Some school media centers are decreasing in size, as the ability to retrieve information electronically reduces the need for book storage and, often, seating in individual school libraries. On the other hand, as schools reach out to more people to participate in the educational process, space is needed to accommodate them. Parent volunteers, aides and assistants need access to a telephone and a computer in a working space that does not intrude on someone else's territory.
Many schools have a designated community room for such purposes, and some states will reimburse the costs of this additional space. However, community and school interaction does not always have to take place in the school. Preschools and secondary schools often provide better educational value if they are located elsewhere. A preschool can sometimes find a convenient and cheerful home in a shopping strip. The educational needs of high-school students might be met better by serving internships in local business offices and community centers than in a 100,000-square-foot high-school facility.
The factors of diversity and inclusion, more adults in the classroom, technology and community/school relations all have a significant impact on design. Yet, most school finance and construction efforts still reflect post-World War II educational standards: One teacher with one desk per classroom; no phone, no computer and no personal storage space; one teacher teaching a single, large group of students, each of whom has a desk and a pencil instead of a computer and printer.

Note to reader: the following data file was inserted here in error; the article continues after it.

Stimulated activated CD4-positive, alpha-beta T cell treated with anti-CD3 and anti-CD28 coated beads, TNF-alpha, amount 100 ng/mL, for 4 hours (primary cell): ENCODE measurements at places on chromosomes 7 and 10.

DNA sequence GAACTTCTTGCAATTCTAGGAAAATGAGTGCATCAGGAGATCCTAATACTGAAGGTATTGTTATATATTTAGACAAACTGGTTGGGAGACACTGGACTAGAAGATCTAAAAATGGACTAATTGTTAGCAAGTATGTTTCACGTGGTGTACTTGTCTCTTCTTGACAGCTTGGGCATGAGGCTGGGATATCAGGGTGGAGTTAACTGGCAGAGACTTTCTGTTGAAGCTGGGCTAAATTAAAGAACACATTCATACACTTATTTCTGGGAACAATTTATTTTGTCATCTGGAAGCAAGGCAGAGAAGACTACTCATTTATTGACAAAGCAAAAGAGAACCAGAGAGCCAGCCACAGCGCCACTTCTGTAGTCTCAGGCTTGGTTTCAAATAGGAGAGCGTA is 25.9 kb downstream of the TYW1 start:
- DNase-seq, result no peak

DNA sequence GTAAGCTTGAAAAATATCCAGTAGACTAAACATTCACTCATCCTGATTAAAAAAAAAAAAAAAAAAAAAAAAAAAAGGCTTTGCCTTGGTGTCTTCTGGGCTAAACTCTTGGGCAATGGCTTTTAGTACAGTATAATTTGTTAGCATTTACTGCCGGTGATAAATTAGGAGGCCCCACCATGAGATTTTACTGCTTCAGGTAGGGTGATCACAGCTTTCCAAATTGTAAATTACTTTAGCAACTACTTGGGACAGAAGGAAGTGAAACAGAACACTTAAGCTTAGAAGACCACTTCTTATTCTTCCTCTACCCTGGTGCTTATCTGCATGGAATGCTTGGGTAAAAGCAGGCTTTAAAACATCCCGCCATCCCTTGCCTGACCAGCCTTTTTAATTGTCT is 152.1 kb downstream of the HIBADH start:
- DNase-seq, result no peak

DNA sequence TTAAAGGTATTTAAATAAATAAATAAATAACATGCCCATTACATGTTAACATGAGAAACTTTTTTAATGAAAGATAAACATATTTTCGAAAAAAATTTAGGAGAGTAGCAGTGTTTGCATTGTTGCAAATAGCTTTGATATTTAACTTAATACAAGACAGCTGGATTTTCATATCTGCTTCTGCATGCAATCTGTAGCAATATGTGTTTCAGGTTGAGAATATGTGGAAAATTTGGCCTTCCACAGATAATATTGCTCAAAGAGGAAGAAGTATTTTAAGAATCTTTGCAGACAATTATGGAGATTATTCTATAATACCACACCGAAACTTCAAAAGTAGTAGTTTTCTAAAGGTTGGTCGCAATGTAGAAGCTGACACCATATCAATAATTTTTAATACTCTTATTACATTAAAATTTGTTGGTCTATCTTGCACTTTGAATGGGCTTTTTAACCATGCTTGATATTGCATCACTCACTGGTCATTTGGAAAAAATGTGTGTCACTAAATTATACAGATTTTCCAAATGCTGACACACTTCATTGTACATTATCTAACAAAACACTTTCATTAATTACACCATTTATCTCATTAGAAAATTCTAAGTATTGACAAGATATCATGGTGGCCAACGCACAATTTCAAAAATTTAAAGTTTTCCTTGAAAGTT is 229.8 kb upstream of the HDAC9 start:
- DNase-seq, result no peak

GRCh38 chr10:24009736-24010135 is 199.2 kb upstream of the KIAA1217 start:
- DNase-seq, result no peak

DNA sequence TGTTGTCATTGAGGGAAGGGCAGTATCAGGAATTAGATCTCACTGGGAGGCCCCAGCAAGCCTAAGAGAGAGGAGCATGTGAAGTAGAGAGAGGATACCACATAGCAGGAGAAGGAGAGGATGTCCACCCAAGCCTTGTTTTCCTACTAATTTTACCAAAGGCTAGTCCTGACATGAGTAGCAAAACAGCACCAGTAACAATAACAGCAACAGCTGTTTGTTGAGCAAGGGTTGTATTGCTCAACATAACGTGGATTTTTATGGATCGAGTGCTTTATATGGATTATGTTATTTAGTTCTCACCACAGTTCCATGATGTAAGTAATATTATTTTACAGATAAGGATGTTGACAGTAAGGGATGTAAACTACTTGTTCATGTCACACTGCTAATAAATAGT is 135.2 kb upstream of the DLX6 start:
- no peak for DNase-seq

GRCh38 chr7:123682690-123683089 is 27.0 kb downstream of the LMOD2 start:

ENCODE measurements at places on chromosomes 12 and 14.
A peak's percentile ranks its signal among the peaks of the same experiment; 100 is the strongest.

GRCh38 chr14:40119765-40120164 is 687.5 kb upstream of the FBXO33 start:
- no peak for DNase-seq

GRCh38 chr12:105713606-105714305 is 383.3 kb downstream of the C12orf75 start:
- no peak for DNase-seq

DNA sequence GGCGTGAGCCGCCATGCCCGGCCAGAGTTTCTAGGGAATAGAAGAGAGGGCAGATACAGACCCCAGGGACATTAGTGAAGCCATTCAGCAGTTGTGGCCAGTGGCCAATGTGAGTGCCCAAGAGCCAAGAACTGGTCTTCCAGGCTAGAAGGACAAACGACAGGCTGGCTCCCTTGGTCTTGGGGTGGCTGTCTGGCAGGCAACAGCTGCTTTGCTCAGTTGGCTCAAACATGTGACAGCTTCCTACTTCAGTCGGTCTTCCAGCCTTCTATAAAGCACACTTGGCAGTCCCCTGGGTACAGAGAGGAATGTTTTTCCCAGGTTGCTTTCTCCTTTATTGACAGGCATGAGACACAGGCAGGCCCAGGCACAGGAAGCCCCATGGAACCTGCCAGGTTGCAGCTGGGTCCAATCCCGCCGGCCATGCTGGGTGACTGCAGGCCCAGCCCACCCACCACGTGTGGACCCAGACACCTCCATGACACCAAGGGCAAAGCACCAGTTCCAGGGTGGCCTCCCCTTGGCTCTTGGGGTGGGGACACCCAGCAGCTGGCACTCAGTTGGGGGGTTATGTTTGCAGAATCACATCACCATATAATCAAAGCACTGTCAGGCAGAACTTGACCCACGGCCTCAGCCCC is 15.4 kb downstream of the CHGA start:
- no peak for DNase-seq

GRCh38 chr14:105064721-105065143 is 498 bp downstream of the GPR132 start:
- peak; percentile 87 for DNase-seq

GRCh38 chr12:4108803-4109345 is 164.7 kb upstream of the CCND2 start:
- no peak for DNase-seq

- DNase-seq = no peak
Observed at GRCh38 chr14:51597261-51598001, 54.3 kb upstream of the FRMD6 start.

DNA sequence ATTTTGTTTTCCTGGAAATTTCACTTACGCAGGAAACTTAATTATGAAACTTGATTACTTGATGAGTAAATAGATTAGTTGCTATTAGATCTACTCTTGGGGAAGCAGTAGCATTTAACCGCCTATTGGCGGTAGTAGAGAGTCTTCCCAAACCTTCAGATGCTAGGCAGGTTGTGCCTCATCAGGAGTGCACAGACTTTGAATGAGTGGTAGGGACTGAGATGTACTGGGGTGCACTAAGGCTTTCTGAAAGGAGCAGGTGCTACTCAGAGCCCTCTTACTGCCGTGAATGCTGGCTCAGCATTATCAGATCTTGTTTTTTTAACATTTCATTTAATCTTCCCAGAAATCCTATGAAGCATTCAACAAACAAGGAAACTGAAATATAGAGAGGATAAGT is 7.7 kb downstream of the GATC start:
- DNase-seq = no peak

IBM currently is engaged in a major research and development effort on elementary-school education. It now is completing the first round of a $25 million "Reinventing Education Initiative" aimed at developing cutting-edge technologies to solve difficult educational problems. Its goal is to support fundamental school restructuring and broad-based systemic changes to improve student performance in our nation's public schools.
These demonstration projects are using inventive technologies for professional development, curriculum improvement, administration and facilities management. But none of the demonstration projects is addressing the relationship between the integration of technology and the design of schools.
It remains for facility planners and educators, acting together, to continue to embark on innovative efforts to reshape schools, enabling them to respond to today's educational strategies. Many of these new approaches are driven by special-education mandates and the demands of increasingly diverse communities. The net result, however, is the evolution of educational facilities models that are more effective for everyone.